Shoaib (Akshay Kumar) is a gangster who has Bombay in the palm of his hand, even while he spends most of his time in Oman. One incident in particular, however, forces him to return to the city in order to track down his enemy, Rawal (Mahesh Manjrekar). While in Bombay, Shoaib bumps into upcoming actress Jasmine (Sonakshi Sinha), and slowly becomes obsessed with her. Unfortunately, though, one of his most trustworthy men, Aslam (Imran Khan), ends up falling in love with the same girl.
The first film went on to become a hit at the box office, but does this sequel deliver?
I went into the cinema with rather low expectations, as I’m generally quite skeptical about Bollywood’s fascination with sequels and the apparent need to keep milking a successful film for all its worth. I quite enjoyed the original film – it may have been no masterpiece, but it was an ode to 70s Bollywood and all that action and dialoguebaazi made it some delicious fun.
Where OUATIMD falters is by failing to recreate those two successful elements from the first film. This time around, the action is replaced with a love triangle, and the hard-hitting dialoguebaazi replaced with OTT, cheesy lines. While the gangster backdrop is interesting, the love triangle itself remains inherently formulaic: two guys fall for the same girl, one feels like he owes the other and is willing to sacrifice his love, the girl loves one of the two but is still caught up in the whole web, etc etc. You know who’s going to get the girl in the end and you also have a fair idea of how it’s all going to go down, so there’s not much of that thrill in there that you’d otherwise get from watching a gangster film. In fact, the film’s other storyline, involving Shoaib’s enemy (Rawal) trying to find and kill him, is much more interesting. However, since there’s a love story to explore, Rawal’s character is barely developed as an antagonist, and as a result Mahesh Manjrekar finds himself utterly wasted in this film.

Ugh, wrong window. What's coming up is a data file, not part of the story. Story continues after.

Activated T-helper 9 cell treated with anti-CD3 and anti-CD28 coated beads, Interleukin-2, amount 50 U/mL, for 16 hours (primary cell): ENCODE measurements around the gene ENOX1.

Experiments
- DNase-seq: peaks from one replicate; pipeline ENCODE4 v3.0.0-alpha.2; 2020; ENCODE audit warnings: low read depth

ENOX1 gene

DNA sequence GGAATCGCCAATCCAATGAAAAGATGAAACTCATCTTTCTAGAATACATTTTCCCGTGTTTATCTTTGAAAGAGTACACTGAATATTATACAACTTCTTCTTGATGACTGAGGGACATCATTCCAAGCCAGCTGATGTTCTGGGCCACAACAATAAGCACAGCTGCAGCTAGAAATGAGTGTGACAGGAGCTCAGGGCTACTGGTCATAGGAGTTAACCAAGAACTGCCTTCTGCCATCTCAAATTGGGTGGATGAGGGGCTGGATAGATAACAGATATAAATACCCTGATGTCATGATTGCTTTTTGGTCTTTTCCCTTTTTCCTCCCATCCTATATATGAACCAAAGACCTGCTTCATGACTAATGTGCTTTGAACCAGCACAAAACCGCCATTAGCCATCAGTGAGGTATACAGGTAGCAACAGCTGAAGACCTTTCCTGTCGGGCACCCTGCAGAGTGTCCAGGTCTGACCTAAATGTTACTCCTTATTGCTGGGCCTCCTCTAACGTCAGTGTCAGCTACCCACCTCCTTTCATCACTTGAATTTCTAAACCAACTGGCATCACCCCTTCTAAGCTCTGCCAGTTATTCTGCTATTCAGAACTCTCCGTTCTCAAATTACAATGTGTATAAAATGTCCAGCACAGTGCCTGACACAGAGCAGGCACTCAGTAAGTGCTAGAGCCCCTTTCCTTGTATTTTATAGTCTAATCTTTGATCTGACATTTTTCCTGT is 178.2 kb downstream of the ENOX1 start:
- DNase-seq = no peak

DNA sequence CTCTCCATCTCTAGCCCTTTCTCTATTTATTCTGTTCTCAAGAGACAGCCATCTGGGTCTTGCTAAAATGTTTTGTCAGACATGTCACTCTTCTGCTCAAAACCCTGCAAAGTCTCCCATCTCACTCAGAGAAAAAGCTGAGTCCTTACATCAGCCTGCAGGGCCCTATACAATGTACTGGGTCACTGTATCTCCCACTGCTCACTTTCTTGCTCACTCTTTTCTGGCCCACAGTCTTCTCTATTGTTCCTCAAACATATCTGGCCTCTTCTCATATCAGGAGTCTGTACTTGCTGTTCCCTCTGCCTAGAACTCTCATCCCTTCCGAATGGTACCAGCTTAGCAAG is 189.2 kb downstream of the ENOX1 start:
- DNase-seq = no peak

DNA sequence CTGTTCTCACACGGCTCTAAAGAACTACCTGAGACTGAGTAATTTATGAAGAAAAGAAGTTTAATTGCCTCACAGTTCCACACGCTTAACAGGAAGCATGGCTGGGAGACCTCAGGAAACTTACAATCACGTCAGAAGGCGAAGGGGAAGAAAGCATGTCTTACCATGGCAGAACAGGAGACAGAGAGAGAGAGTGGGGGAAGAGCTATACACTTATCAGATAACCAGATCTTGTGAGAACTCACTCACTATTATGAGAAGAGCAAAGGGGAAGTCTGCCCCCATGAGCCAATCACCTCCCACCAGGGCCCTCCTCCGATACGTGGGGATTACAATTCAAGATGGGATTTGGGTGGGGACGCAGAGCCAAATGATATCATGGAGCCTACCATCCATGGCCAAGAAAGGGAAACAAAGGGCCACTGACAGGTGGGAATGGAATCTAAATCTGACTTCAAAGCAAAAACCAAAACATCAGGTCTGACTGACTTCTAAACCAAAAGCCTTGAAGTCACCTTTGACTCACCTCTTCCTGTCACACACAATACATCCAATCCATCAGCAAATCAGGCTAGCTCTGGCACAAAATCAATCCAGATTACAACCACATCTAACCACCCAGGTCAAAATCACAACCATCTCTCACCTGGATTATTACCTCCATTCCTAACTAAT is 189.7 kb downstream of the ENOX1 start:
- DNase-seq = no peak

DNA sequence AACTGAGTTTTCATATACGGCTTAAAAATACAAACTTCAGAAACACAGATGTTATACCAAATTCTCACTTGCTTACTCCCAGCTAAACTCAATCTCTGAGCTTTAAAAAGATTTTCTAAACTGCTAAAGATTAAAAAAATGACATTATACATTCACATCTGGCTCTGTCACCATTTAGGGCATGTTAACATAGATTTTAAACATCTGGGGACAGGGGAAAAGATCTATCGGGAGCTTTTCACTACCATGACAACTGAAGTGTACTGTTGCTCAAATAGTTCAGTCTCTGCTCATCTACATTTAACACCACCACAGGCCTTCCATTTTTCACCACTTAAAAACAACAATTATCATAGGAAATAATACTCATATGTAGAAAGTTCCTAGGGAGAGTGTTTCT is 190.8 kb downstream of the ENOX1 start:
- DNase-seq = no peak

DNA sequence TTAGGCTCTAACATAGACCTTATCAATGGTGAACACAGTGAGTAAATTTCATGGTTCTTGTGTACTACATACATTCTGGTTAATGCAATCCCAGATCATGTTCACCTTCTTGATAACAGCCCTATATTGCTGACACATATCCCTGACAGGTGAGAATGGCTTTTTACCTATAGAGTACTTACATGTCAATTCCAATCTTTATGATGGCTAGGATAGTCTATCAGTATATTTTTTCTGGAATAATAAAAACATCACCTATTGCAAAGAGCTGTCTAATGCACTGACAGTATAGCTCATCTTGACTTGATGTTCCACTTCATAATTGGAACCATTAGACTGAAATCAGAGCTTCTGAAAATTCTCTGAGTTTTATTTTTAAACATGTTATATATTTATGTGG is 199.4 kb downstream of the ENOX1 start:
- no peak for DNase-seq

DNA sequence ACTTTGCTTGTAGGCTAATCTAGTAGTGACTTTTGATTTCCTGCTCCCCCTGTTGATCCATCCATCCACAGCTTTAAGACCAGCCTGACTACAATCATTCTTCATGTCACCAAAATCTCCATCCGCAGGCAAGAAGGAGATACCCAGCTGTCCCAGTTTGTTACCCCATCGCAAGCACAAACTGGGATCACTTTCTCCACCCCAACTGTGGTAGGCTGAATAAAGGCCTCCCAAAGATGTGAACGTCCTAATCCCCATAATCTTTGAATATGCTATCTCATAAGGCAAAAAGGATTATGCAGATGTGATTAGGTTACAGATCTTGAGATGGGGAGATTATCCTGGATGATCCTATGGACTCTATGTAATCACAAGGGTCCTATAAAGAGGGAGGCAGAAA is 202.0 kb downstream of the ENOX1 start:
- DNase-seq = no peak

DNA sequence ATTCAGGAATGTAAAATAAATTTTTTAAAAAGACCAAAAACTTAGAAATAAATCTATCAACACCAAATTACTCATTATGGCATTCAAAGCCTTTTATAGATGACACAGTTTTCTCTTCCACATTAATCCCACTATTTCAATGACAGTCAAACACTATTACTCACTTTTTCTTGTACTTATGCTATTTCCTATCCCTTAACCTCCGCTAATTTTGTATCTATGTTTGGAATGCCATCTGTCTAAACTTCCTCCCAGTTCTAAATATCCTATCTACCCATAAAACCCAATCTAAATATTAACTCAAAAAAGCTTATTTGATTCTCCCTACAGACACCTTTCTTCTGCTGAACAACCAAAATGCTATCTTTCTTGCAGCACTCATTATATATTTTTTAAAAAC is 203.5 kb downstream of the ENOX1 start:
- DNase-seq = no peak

Then there are the dialogues. Some of them, I’ll admit, are a guilty pleasure. Quite a few of them are entertaining and sometimes you can’t wait to hear what Shoaib will spout off next. But they are, in essence, very gimmicky – they’re like cheesy lines from a book that stick out like a sore thumb in the context of actual conversation. What cements it is how Akshay Kumar plays Shoaib – a hyper-stylized villain who wears sunglasses at night, is permanently surrounded in a cloud of cigarette smoke, and who resorts to stunts such as rapping chair legs against the floor to announce his presence. Again, though, that’s not to say that the dialogues aren’t noteworthy – they are, but perhaps not in the intended way: it’s just hard to take them seriously when the character delivering them seems more like a caricature than anything else.
As for Imran and Sonakshi, they’re a mixed bag. This may be odd, but I thought Imran’s best performance in the film was for the song Tayyab Ali. He kills it with his moves and expressions, and I couldn’t take my eyes off him. He was decent for the rest of the film, although he did feel out of his element at times. Sonakshi also does fairly well, but I am still hoping and praying that she distances herself from this masala genre because I think she has the ability to go above and beyond with different roles. Still, the improvement is noticeable.
Avoidable, unless you’re an Akshay Kumar fan – or one of masala films in general.
With inputs from Amruta Khatavkar.